Amazon Charts

Amazon Charts

Screenshot of Amazon Charts page for week of May 14, 2017

Did you get a new type of email from Amazon last week? I did, with a link to the new Amazon Charts website. For years we have been able to see real-time sales rank information on any book on Amazon’s site as well as hourly updates of print and e-book best sellers.

Now Amazon is taking on The New York Times and other venerable best seller lists with a weekly best seller list of fiction and non-fiction books. With a twist.

The twist is that Amazon breaks this into “most read” and “most sold.” “Most read” uses all the information it collects from users of its Kindle e-readers and those using Audible to listen to audio books. “Most sold” includes print, e-books, and audio purchases through its marketplace.

On the one hand, this utilizes the immense amount of data Amazon is constantly collecting to compile its own bestseller lists. At the same time, it is a list that only reflects those using Amazon to buy and read or listen to books. By contrast, The New York Times compiles its lists from a sampling (according to its own secret formula) of independent and chain booksellers and only tells us what people are buying. Truthfully each is selective.

One thing that Amazon does is provide these lists side by side on its “Best Sellers & More” page that includes its Charts lists side by side with The New York Times best sellers. Granted, the books on the Times list also are linked to Amazon’s site. This page also provides editors picks, hourly updates of print, Kindle, and Audible best sellers, and a list of 100 books to read in a lifetime, curated by Amazon’s editors.

Back to Amazon Charts. For each book on the top 20 “most read” and “most sold” lists, you can see reviews, purchase the book, and read a preview. On some books, such as Sarah J. Maas’ A Court of Wings and Ruin we have a comment like “unputdownable.” There are also indications of whether the books are eligible for “Prime Reading” (a program where Prime Members can read the book for free) or “Kindle Unlimited” programs.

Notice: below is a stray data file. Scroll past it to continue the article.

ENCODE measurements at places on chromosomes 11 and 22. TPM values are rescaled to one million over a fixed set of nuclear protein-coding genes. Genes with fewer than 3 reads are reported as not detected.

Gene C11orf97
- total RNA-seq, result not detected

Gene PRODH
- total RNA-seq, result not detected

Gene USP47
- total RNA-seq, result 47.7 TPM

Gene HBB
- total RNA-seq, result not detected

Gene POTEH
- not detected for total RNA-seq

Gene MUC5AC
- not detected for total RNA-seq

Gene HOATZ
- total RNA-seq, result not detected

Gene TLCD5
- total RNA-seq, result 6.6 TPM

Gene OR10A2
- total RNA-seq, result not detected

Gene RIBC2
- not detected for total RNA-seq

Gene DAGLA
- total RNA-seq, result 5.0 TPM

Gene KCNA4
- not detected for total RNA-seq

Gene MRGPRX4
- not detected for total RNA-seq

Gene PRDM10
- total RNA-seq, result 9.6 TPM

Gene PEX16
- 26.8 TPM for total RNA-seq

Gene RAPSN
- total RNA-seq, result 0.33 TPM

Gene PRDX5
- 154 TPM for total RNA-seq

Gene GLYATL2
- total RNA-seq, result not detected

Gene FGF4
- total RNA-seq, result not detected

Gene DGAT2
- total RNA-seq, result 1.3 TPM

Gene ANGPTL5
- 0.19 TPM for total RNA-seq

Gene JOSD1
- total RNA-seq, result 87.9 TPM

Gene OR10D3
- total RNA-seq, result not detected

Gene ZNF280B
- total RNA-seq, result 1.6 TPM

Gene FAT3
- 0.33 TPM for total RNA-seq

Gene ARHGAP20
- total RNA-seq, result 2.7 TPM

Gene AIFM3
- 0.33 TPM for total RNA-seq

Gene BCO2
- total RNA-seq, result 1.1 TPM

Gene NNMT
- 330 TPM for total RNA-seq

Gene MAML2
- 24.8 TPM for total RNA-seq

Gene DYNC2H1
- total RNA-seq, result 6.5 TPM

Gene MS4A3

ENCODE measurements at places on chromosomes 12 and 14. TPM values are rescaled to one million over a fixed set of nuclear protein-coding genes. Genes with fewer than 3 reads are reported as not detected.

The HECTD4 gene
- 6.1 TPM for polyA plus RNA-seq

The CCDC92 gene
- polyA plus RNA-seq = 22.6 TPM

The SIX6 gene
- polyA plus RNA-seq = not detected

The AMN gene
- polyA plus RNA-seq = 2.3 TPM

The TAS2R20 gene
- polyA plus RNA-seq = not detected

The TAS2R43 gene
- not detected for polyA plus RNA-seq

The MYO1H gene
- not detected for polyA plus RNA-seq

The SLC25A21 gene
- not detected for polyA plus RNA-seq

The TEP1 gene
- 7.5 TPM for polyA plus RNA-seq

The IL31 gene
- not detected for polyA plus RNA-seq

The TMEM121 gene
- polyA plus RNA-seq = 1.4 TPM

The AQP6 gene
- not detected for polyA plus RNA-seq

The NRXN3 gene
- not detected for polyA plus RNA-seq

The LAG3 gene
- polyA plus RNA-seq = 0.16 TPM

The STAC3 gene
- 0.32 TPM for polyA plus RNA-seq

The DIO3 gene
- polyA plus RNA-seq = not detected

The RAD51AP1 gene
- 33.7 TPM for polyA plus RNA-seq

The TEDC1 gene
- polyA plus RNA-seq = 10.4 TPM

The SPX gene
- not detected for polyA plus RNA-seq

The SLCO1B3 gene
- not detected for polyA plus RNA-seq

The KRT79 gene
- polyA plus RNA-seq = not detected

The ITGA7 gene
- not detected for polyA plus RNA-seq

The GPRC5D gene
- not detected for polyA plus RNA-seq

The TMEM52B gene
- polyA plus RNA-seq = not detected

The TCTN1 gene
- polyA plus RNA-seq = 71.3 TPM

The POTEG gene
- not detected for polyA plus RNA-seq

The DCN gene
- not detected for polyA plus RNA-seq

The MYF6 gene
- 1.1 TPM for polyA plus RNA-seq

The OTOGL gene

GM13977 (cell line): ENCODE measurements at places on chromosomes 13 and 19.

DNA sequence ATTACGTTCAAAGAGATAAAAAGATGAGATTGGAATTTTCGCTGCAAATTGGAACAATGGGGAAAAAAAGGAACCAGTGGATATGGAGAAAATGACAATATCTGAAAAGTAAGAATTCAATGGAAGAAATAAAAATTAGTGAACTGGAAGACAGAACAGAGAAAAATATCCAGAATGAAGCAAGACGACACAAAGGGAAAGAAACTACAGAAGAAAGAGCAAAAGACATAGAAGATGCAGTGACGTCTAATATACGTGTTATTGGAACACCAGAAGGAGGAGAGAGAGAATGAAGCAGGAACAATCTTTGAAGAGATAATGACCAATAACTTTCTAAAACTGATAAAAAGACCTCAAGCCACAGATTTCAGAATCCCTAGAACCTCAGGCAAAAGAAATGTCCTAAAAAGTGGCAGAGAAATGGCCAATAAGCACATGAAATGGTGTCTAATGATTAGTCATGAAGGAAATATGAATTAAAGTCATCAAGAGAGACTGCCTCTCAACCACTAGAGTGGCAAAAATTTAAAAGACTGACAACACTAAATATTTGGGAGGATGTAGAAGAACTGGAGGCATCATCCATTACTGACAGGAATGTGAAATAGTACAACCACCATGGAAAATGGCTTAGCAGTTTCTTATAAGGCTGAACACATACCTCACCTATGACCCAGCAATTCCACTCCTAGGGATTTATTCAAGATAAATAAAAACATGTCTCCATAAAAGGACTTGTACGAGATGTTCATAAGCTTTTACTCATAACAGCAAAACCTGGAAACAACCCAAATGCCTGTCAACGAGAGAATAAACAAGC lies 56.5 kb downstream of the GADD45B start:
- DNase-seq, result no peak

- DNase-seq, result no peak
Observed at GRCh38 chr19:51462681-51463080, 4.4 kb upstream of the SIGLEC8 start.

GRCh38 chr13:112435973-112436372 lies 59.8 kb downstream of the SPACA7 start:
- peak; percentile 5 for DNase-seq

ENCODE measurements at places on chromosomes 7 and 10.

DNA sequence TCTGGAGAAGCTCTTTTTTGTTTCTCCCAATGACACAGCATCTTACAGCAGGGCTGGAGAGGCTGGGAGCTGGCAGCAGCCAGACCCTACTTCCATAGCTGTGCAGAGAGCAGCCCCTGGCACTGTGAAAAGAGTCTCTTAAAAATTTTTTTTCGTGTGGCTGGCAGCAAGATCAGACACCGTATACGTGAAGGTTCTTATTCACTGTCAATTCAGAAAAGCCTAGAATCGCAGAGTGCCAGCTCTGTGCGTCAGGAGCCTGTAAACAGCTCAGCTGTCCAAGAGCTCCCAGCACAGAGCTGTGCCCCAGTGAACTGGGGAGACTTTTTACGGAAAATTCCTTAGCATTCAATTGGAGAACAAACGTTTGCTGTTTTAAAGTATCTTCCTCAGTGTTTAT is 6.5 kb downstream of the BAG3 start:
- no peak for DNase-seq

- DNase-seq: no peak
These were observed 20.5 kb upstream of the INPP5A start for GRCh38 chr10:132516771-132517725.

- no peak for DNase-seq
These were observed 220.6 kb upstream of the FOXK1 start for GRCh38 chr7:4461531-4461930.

Obviously, this is designed to drive sales on the Amazon site for those wanting to buy the latest best sellers. Why not? I am not usually that interested in best sellers, unless it is something I want to review, in which case I want to get the book and review it while it is trending. (So such lists do have uses beyond driving sales).

My wife does something online that suggests another use for Amazon Charts. She uses online sites to “pre-shop” so she can decide whether she wants to buy a particular item at a local store. I think Amazon Charts is a great way to pre-shop for books that you might want to browse at a local store and purchase. But then, I think brick and mortar stores are a cultural good that ought to be preserved. Whether or not you agree with my book buying preferences, “Charts” offers another site to learn about the latest and best in books.

4 thoughts on “Amazon Charts

  1. I truly love brick and mortar and I frequently shop at my local bookstore. That being said, I do buy the majority of our books from Amazon Prime. The quick review access, purchase convenience and 2-day shipping are the reasons for this decision made almost daily for our homeschooling family of eight. I would love to support your bookstore buy purchasing through Amazon, but alas I don’t think that you sell through that medium.

    • I’m not a book seller but have decided to do most book buying through physical booksellers, including one in another state that provides great service.

  2. In his book Rapture Ready, Daniel Radosh reports a Christian bookseller’s claim that NY Times bestseller lists do not take into account books sold through Christian bookstores because they would greatly skew the figures. An interesting aside, if true.

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